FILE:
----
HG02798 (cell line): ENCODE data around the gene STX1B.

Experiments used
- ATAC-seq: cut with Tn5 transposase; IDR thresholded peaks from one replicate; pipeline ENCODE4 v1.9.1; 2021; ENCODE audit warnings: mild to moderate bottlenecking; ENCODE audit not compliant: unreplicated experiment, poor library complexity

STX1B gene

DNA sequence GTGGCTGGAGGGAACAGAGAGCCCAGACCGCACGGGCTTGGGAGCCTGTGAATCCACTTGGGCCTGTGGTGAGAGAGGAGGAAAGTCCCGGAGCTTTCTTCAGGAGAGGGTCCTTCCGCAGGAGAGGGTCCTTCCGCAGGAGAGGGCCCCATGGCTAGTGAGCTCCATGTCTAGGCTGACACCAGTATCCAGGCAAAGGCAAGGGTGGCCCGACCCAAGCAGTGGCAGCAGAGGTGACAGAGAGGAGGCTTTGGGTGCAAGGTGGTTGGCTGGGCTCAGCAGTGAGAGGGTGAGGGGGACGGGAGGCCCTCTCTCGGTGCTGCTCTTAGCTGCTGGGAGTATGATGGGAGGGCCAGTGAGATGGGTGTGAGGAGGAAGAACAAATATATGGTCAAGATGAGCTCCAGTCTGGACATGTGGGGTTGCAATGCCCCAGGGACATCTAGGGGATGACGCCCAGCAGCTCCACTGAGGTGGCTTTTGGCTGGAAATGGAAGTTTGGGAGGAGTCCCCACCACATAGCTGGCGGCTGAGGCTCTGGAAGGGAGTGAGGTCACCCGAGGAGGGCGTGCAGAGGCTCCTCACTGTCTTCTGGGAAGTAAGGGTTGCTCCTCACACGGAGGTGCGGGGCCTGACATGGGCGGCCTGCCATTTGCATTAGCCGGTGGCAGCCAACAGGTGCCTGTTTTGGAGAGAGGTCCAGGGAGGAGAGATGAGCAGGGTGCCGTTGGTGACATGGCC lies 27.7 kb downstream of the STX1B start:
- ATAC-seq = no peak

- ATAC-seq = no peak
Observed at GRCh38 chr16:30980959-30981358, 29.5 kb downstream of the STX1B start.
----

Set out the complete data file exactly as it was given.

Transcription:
HG02798 (cell line): ENCODE data around the gene STX1B.

Experiments used
- ATAC-seq: cut with Tn5 transposase; IDR thresholded peaks from one replicate; pipeline ENCODE4 v1.9.1; 2021; ENCODE audit warnings: mild to moderate bottlenecking; ENCODE audit not compliant: unreplicated experiment, poor library complexity

STX1B gene

DNA sequence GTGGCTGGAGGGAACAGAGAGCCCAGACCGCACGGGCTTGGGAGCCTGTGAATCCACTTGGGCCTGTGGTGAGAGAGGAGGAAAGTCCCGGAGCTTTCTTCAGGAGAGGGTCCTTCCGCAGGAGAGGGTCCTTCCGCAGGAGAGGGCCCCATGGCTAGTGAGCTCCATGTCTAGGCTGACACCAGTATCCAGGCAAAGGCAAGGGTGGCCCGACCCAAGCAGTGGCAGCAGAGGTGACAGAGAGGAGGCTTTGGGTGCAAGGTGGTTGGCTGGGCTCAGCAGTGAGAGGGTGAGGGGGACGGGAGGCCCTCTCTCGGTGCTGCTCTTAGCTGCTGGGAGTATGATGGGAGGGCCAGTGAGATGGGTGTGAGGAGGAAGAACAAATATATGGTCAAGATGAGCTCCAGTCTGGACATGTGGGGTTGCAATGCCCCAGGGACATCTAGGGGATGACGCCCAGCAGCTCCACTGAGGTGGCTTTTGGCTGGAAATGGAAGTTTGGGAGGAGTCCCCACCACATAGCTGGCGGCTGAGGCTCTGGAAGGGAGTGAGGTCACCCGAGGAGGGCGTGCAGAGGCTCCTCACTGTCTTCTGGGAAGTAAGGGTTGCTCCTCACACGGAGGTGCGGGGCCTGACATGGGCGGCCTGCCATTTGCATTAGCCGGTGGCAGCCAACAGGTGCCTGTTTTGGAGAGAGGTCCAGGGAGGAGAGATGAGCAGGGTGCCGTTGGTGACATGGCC lies 27.7 kb downstream of the STX1B start:
- ATAC-seq = no peak

- ATAC-seq = no peak
Observed at GRCh38 chr16:30980959-30981358, 29.5 kb downstream of the STX1B start.